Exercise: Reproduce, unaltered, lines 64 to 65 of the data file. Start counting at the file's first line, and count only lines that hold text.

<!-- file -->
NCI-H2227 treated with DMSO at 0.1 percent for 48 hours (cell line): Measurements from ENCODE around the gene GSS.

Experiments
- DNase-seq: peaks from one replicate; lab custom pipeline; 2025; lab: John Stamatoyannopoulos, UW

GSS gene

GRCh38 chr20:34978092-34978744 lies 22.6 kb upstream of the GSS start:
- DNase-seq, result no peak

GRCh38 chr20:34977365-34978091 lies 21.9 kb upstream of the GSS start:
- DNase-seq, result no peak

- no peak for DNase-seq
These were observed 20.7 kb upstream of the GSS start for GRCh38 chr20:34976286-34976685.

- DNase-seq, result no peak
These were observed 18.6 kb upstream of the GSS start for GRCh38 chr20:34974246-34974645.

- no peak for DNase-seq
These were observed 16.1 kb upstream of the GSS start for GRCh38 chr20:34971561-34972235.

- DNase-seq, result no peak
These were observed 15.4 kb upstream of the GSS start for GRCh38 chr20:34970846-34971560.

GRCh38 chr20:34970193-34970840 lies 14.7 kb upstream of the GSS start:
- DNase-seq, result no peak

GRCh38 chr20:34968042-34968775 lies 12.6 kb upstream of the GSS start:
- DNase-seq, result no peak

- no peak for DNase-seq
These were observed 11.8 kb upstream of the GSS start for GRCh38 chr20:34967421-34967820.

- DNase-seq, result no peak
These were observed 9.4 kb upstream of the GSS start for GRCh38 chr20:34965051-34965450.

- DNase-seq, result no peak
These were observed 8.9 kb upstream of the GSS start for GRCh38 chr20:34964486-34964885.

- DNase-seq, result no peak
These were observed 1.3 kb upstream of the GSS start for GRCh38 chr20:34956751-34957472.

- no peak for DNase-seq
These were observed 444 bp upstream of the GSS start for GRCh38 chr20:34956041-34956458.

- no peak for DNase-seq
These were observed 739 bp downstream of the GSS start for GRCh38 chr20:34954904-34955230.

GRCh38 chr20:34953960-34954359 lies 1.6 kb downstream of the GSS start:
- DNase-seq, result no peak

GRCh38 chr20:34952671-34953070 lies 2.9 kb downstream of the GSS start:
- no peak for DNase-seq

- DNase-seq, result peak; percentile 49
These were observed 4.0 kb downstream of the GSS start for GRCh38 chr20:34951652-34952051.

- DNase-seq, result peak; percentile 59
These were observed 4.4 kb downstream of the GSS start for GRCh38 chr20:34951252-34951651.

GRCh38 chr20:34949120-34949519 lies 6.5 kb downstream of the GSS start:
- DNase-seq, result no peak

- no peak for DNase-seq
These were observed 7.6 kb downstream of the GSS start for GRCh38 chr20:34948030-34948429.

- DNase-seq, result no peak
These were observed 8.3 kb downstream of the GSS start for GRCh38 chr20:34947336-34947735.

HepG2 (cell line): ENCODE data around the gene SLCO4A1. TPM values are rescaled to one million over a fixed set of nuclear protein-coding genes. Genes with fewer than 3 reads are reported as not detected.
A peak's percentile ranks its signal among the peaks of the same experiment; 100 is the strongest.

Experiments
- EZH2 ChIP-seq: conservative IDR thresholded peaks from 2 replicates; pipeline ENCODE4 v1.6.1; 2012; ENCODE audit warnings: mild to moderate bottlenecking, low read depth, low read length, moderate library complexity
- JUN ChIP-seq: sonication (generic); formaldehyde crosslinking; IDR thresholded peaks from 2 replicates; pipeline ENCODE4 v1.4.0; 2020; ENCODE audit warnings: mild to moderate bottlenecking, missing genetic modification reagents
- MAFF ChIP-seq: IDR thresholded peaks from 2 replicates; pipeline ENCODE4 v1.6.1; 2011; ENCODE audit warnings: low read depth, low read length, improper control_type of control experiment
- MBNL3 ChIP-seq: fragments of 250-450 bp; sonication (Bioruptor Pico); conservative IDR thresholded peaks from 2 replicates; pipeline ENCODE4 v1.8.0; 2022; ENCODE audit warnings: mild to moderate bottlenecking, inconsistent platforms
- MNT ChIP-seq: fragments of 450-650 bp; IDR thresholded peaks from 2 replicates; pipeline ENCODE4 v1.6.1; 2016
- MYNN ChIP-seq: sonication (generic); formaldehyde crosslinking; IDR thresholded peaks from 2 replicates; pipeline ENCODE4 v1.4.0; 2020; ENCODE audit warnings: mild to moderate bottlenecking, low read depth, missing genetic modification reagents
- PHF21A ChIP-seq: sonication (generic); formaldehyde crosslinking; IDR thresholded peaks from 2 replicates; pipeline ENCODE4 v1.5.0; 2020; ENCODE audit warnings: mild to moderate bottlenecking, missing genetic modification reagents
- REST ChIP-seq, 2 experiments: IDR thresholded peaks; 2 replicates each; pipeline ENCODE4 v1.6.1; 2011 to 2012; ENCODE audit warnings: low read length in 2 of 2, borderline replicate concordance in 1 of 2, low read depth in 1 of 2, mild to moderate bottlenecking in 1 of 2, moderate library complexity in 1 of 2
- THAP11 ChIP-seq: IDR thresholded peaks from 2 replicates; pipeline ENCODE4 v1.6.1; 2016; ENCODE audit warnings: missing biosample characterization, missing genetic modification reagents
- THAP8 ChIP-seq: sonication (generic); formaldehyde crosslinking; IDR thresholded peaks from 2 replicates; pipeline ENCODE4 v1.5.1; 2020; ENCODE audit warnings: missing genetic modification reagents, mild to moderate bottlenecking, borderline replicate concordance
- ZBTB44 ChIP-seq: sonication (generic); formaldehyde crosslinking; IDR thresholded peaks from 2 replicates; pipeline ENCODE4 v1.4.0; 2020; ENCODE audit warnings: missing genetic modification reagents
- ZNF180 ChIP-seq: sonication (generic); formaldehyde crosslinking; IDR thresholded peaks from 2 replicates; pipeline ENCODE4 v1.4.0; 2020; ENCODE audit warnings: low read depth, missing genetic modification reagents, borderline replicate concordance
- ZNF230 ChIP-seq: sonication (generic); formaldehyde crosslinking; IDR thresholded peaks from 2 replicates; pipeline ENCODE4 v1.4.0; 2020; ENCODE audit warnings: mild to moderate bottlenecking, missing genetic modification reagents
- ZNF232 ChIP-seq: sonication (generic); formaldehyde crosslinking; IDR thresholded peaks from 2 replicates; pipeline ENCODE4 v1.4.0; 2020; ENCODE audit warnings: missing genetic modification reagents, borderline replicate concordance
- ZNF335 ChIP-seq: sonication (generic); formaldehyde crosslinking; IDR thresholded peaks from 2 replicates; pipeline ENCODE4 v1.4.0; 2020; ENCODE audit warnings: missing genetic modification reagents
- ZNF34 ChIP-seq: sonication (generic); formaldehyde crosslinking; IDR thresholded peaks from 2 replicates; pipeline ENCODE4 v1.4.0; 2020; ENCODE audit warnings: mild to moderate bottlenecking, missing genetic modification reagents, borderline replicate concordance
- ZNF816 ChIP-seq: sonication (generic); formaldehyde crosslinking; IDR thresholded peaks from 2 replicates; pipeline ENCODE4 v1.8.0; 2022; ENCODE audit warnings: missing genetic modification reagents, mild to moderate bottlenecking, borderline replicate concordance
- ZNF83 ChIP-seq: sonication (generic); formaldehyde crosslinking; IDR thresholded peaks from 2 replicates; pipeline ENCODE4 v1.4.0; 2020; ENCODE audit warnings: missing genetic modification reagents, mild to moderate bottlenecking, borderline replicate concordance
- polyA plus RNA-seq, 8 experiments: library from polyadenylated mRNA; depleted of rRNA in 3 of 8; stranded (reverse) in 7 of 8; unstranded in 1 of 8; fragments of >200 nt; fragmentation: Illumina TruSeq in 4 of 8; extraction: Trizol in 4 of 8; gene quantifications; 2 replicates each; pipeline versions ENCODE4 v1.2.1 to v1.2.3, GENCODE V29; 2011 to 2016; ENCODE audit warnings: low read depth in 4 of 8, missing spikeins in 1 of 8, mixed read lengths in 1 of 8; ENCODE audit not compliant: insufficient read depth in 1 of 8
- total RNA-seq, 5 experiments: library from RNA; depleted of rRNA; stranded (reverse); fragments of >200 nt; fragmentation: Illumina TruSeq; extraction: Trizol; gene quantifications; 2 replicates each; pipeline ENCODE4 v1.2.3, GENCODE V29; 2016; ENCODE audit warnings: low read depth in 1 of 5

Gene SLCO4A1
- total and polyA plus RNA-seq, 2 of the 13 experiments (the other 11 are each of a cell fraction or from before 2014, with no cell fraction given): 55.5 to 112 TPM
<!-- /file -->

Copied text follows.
- ZNF335 ChIP-seq: sonication (generic); formaldehyde crosslinking; IDR thresholded peaks from 2 replicates; pipeline ENCODE4 v1.4.0; 2020; ENCODE audit warnings: missing genetic modification reagents
- ZNF34 ChIP-seq: sonication (generic); formaldehyde crosslinking; IDR thresholded peaks from 2 replicates; pipeline ENCODE4 v1.4.0; 2020; ENCODE audit warnings: mild to moderate bottlenecking, missing genetic modification reagents, borderline replicate concordance